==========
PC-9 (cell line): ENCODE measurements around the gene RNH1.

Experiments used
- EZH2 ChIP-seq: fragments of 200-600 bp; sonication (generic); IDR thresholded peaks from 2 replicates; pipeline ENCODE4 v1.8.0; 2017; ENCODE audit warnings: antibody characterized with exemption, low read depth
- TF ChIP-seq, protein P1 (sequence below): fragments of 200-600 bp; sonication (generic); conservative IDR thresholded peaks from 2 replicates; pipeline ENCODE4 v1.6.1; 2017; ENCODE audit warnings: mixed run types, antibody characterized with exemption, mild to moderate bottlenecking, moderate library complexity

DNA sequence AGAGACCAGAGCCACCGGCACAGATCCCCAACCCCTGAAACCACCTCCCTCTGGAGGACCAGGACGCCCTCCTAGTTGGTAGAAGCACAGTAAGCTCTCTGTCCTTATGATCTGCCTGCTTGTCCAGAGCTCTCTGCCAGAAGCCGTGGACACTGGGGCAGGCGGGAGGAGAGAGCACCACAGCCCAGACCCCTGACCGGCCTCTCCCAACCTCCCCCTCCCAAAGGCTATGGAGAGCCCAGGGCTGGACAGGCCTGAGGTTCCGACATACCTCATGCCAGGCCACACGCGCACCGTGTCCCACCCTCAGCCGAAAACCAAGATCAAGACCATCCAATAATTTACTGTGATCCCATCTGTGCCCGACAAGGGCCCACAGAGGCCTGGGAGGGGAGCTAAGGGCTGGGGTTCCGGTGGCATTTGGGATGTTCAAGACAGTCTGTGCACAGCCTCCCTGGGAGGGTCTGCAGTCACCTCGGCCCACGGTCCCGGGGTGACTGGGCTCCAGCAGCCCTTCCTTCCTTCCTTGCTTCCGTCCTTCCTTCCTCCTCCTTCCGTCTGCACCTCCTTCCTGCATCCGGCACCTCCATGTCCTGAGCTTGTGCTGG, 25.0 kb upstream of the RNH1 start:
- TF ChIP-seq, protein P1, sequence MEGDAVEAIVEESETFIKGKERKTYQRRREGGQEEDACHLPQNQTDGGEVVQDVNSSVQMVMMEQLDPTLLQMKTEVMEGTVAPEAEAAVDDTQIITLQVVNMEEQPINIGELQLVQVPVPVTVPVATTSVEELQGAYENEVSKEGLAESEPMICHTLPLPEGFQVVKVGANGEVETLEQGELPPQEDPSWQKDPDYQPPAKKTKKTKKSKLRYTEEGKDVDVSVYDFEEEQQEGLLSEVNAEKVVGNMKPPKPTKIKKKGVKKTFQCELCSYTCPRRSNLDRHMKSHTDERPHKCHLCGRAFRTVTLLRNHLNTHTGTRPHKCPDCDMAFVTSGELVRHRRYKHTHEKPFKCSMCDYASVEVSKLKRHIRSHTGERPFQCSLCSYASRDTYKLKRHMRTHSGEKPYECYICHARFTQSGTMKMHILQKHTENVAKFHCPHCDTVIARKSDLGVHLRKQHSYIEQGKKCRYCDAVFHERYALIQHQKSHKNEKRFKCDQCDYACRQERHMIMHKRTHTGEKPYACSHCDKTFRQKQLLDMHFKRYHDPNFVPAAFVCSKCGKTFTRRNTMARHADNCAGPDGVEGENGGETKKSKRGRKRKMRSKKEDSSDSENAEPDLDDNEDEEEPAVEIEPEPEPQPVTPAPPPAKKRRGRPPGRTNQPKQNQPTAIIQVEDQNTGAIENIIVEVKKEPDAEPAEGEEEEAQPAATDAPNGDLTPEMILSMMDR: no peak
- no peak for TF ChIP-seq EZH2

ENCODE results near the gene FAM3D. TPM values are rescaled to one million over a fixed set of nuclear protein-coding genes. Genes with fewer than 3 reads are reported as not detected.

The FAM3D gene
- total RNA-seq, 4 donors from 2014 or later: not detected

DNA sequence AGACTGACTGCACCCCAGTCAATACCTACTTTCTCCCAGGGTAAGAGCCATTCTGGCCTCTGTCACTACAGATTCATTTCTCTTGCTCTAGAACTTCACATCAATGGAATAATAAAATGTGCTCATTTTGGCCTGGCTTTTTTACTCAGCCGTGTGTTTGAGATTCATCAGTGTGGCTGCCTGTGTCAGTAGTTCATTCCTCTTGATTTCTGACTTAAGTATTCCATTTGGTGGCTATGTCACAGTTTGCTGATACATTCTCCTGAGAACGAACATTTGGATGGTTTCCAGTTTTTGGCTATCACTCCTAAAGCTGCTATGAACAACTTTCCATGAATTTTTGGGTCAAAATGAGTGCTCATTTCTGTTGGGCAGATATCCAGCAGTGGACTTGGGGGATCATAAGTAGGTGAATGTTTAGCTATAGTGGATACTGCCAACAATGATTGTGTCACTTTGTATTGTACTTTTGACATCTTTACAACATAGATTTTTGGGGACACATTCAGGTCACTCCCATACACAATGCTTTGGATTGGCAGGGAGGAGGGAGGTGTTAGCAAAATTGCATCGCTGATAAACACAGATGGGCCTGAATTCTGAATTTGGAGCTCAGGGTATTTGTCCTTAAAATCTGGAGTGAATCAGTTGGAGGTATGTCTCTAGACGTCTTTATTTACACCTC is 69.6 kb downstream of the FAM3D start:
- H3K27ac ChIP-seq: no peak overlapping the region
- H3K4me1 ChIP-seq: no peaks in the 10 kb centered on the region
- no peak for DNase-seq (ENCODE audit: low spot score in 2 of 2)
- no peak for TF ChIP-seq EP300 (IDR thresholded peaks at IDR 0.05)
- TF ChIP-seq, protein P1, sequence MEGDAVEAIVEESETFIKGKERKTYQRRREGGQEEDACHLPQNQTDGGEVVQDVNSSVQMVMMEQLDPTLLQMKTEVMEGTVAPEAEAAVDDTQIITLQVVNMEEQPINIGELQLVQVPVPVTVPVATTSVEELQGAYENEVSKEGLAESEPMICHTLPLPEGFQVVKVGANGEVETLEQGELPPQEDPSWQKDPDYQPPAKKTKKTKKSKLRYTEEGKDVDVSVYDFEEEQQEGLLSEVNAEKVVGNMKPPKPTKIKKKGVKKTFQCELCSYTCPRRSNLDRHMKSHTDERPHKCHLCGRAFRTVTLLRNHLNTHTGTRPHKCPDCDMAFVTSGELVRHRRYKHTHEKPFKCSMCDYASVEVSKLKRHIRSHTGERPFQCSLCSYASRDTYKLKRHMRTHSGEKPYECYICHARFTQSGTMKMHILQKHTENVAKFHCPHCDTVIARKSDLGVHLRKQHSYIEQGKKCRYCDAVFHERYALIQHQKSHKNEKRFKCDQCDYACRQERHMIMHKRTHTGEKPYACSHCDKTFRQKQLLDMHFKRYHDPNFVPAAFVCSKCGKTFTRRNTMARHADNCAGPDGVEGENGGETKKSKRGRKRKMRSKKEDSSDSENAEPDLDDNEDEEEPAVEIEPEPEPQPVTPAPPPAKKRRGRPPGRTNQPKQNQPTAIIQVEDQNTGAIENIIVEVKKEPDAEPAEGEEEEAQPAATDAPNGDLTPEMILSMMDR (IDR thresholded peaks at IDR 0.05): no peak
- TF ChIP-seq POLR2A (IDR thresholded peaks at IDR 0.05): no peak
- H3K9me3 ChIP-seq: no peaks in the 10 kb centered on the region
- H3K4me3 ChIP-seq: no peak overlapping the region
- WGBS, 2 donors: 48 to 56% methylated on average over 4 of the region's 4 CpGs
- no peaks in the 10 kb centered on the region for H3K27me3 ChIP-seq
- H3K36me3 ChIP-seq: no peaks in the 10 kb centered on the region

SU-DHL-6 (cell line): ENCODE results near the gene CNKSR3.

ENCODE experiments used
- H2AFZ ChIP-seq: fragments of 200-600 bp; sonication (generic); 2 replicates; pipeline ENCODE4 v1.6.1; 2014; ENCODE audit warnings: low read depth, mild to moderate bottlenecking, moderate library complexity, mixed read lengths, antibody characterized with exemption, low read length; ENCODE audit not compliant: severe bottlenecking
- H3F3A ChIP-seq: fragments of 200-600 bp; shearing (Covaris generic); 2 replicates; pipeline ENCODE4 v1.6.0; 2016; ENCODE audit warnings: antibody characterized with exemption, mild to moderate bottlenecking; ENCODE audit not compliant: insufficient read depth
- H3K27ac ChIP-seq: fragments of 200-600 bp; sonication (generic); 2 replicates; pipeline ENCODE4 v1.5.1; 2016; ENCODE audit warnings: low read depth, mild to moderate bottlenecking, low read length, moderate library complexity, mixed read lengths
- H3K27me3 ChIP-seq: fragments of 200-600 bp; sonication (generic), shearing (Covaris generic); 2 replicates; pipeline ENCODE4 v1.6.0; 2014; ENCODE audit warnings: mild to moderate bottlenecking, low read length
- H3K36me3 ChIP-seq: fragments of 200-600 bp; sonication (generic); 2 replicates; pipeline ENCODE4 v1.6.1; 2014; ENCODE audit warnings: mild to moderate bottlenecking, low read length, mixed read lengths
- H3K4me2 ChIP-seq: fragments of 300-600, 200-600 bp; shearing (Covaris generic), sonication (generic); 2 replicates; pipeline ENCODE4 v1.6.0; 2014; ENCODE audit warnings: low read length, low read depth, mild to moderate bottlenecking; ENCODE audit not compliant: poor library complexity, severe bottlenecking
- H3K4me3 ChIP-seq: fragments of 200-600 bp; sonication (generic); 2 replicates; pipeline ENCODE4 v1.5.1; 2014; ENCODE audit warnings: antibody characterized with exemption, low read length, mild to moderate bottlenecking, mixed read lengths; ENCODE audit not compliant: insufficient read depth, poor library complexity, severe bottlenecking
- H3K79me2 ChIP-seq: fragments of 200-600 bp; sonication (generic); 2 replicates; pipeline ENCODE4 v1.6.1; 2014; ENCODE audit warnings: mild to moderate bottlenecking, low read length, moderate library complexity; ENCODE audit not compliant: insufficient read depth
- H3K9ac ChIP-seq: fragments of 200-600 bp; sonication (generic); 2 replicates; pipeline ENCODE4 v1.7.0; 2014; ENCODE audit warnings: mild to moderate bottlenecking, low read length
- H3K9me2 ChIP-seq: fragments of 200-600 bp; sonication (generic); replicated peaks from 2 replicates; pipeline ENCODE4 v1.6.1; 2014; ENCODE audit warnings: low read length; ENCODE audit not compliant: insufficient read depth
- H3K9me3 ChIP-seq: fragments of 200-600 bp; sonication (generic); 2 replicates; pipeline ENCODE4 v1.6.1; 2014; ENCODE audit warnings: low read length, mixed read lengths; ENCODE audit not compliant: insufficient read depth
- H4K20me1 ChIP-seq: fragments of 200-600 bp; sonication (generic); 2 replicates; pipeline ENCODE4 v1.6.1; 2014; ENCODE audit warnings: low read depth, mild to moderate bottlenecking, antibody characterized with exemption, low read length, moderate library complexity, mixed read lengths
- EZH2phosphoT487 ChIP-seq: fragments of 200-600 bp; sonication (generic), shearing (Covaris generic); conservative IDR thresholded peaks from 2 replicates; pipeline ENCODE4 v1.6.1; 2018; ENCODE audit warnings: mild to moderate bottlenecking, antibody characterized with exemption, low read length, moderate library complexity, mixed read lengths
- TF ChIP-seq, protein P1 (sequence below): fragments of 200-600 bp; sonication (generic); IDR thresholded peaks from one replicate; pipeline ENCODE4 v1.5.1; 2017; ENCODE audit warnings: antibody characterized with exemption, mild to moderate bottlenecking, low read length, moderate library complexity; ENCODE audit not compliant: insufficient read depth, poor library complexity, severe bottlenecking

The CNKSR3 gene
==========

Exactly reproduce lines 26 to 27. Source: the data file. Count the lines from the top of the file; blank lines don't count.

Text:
- H3F3A ChIP-seq: fragments of 200-600 bp; shearing (Covaris generic); 2 replicates; pipeline ENCODE4 v1.6.0; 2016; ENCODE audit warnings: antibody characterized with exemption, mild to moderate bottlenecking; ENCODE audit not compliant: insufficient read depth
- H3K27ac ChIP-seq: fragments of 200-600 bp; sonication (generic); 2 replicates; pipeline ENCODE4 v1.5.1; 2016; ENCODE audit warnings: low read depth, mild to moderate bottlenecking, low read length, moderate library complexity, mixed read lengths